As if state birds weren't enough, Visit PA then informs us that Pennsylvania's state tree is the Hemlock. This is because: "The Hemlock was a sturdy ally to the state's first settlers." Well, gee, you know what this sounds like? Take out the "first settlers" part. It sounds like a stump speech for part-time Pittsburgher John Kerry. Say, he carried the Commonwealth this year, didn't he? Can't we make him the state tree instead?

The list goes on and on. There's the firefly, for instance, which is Pennsylvania's state insect. To me, that's a no-win situation; no matter which insect represents your state, you've still got an insect representing your state. Haven't we got enough bloodsuckers in government as it is? And, of course, what state would be complete without a state beautification plant (Crownvetch), a state fossil (Phacops Rana), and a state steam locomotive (K4s Steam)? These are very important things. I mean, God only knows where Ohio would be today, were it not for its state flower, the scarlet carnation.

Finally, we arrive at Pennsylvania's state beverage, which is milk. That's right. Milk.

"This designation is a fitting tribute to one of the Commonwealth's leading farm products," says Visit PA. "It also salutes the state's gentle dairy cows who each produce a generous 22 quarts of milk a day."

"Generous"? "Gentle"? Geez. If this were any more touchy-feely, it'd be downright uncomfortable.

And what's with this "fitting tribute" stuff? A "fitting tribute" to what—milk? Don't get me wrong. I'm sure milk appreciates the recognition it's getting for its many contributions—cooling tongues, strengthening bones, searching for lost boys—throughout the years. And no doubt, milk's got a lot on its mind right now, what with the election and "Ocean's Twelve" both happening this year. So it's good to give a little something back—this much, I'll grant you. But it's still a poor choice for a state beverage. In fact, of all the state symbols I've mentioned, it's probably the poorest choice of all.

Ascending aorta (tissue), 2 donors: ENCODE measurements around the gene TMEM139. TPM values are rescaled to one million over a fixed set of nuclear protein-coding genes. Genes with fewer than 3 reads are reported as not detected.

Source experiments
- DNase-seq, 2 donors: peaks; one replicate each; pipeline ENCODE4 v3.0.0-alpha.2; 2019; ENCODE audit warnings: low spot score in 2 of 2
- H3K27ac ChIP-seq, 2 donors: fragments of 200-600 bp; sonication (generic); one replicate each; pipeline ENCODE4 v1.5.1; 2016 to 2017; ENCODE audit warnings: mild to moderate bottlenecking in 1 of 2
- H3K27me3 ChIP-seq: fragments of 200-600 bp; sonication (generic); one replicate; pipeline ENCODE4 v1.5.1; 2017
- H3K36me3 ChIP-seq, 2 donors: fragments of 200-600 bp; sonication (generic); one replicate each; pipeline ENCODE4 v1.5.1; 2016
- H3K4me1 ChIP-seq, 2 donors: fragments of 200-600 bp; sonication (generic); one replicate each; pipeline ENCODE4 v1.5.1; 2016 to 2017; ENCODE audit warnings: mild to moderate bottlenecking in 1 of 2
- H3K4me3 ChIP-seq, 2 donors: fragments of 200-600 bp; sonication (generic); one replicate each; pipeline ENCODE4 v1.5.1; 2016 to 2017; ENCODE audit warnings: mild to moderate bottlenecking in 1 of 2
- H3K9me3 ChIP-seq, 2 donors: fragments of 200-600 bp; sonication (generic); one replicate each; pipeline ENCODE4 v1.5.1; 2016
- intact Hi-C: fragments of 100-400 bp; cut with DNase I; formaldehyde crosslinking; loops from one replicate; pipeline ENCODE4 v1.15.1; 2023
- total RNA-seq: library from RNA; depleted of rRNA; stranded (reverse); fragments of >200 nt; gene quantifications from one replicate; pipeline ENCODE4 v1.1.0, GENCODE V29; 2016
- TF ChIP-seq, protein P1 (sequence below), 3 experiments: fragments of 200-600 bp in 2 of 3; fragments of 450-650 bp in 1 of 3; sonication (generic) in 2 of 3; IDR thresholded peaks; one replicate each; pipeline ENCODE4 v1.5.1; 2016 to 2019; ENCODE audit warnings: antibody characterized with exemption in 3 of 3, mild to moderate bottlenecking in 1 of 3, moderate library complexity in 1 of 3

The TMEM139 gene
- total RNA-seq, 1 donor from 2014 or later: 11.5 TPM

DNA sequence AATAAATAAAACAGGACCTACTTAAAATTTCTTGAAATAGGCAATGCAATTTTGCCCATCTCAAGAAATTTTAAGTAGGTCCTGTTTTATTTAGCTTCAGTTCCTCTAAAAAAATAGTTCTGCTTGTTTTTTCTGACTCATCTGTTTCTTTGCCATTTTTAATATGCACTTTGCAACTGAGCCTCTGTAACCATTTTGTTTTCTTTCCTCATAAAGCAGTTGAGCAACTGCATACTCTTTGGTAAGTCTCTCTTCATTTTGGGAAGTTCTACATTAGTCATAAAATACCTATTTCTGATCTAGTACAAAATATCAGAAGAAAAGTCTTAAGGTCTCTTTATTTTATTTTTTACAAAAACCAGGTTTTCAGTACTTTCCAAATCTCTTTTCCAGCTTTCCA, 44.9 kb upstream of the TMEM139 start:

"Even poorer than Phacops Rana as the choice for state fossil?" you ask.

Yes, even poorer than Phacops Rana as the choice for state fossil. (Everyone knows Joe Paterno is a much better fit.)

Why? Because plenty of states have milk. It's everywhere. If you're going to have a state beverage, you should have a state beverage synonymous with the state—a native drink. Pennsylvania has something just like this. It's brewed in America's oldest, and fifth-largest, brewery. Its name is called Yuengling. And it tastes darn good.

That's the thing I don't get about state symbols. I can live with having them (not like I have a choice; I'm not in charge here), but they really ought to at least represent the people of the state in some unique way. I mean, I wouldn't even know a Ruffed Grouse was a bird—let alone the state bird—if I didn't look it up. And for all I know, they don't even exist. I've never seen one. All I've seen are the birds that keep soiling my windshield. That, and whacked out drivers signaling right to go left. You want my opinion? A much better state bird would be the middle finger I keep having to give these people on the roads every morning.

At least then the state bird would stand for something.

Jonathan David Morris writes a weekly column for "The Aquarian" and other publications. His website is www.readjdm.com, and he can be reached at jdm@readjdm.com.